When it seems like the world has lost its mind—which is how it feels most days these days—I'm just going to keep coming back to this study as evidence that hope for humanity is not lost.

Here. Enjoy some real-life Michelle on Jimmy Kimmel. (GAH. WHY IS SHE SO CUTE AND AWESOME. I can't even handle it.)

Michelle & Barack Obama are Boring Now www.youtube.com

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via EarthFix / Flickr

What will future generations never believe that we tolerated in 2019?

Dolphin and orca captivity, for sure. They'll probably shake their heads at how people died because they couldn't afford healthcare. And, they'll be completely mystified at the amount of food some people waste while others go starving.

According to Biological Diversity, "An estimated 40 percent of the food produced in the United States is wasted every year, costing households, businesses and farms about $218 billion annually."

There are so many things wrong with this.

First of all it's a waste of money for the households who throw out good food. Second, it's a waste of all of the resources that went into growing the food, including the animals who gave their lives for the meal. Third, there's something very wrong with throwing out food when one in eight Americans struggle with hunger.

Supermarkets are just as guilty of this unnecessary waste as consumers. About 10% of all food waste are supermarket products thrown out before they've reached their expiration date.

Three years ago, France took big steps to combat food waste by making a law that bans grocery stores from throwing away edible food.According to the new ordinance, stores can be fined for up to $4,500 for each infraction.

Previously, the French threw out 7.1 million tons of food. Sixty-seven percent of which was tossed by consumers, 15% by restaurants, and 11% by grocery stores.

This has created a network of over 5,000 charities that accept the food from supermarkets and donate them to charity. The law also struck down agreements between supermarkets and manufacturers that prohibited the stores from donating food to charities.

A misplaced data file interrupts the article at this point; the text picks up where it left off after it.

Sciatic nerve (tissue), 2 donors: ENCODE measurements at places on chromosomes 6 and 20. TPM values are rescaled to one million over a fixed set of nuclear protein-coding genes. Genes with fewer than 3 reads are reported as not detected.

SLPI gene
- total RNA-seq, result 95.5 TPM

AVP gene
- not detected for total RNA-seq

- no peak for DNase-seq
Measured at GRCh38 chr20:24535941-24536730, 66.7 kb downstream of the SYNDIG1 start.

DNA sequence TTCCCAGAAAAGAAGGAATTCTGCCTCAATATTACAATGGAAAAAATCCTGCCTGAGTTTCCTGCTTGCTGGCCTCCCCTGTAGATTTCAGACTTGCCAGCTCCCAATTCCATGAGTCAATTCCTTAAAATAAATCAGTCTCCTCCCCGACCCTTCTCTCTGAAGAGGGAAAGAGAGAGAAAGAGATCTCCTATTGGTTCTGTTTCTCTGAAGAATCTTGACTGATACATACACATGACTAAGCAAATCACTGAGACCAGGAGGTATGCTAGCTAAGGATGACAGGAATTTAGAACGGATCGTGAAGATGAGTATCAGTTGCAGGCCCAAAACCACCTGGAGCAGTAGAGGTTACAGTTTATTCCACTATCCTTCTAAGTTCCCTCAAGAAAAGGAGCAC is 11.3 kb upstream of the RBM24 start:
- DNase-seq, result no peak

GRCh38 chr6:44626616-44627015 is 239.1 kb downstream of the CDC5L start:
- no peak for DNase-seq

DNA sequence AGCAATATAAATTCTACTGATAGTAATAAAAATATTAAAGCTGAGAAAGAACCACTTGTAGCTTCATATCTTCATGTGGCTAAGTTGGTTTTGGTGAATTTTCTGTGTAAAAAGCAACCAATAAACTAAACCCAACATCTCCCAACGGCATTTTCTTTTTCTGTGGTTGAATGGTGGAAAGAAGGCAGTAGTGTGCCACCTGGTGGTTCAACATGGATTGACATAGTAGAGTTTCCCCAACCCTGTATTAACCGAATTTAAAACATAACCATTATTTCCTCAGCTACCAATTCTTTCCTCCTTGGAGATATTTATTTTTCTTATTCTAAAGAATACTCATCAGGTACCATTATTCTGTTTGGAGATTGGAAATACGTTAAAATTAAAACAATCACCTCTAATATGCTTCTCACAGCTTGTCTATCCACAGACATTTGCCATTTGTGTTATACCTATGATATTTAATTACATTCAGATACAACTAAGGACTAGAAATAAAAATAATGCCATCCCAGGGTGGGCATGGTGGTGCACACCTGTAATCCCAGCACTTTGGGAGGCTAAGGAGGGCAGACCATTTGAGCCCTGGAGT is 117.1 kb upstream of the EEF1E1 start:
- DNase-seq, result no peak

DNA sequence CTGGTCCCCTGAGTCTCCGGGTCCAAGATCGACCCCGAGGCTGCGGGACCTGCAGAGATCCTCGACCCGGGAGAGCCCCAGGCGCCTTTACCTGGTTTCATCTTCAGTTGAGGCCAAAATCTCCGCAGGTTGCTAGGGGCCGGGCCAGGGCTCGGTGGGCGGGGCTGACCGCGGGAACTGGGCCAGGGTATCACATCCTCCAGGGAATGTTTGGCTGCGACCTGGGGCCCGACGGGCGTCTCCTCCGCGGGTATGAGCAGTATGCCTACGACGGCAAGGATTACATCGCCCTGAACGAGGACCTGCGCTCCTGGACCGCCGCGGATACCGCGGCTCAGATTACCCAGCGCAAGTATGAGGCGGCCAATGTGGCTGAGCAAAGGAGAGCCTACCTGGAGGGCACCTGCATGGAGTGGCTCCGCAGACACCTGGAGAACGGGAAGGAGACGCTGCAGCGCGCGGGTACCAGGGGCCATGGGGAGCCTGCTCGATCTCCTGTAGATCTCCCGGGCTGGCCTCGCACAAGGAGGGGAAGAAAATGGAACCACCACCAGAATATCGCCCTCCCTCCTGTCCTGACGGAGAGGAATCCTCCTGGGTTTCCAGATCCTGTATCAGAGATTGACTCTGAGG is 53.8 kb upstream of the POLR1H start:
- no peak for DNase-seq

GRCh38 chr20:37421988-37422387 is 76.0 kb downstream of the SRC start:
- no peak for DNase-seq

"There was one food manufacturer that was not authorized to donate the sandwiches it made for a particular supermarket brand. But now, we get 30,000 sandwiches a month from them — sandwiches that used to be thrown away," Jacques Bailet, head of the French network of food banks known as Banques Alimentaires, told NPR.

It's expected that similar laws may spread through Europe, but people are a lot less confident at it happening in the United States. The USDA believes that the biggest barrier to such a program would be cost to the charities and or supermarkets.

"The logistics of getting safe, wholesome, edible food from anywhere to people that can use it is really difficult," the organization said according to Gizmodo. "If you're having to set up a really expensive system to recover marginal amounts of food, that's not good for anybody."

Plus, the idea may seem a little too "socialist" for the average American's appetite.

"The French version is quite socialist, but I would say in a great way because you're providing a way where they [supermarkets] have to do the beneficial things not only for the environment, but from an ethical standpoint of getting healthy food to those who need it and minimizing some of the harmful greenhouse gas emissions that come when food ends up in a landfill," Jonathan Bloom, the author of American Wasteland, told NPR.

However, just because something may be socialist doesn't mean it's wrong. The greater wrong is the insane waste of money, damage to the environment, and devastation caused by hunger that can easily be avoided.

Planet

The world is dark and full of terrors, but every once in a while it graces us with something to warm our icy-cold hearts. And that is what we have today, with a single dad who went viral on Twitter after his daughter posted the photos he sent her when trying to pick out and outfit for his date. You love to see it.




After seeing these heartwarming pics, people on Twitter started suggesting this adorable man date their moms. It was essentially a mom and date matchmaking frenzy.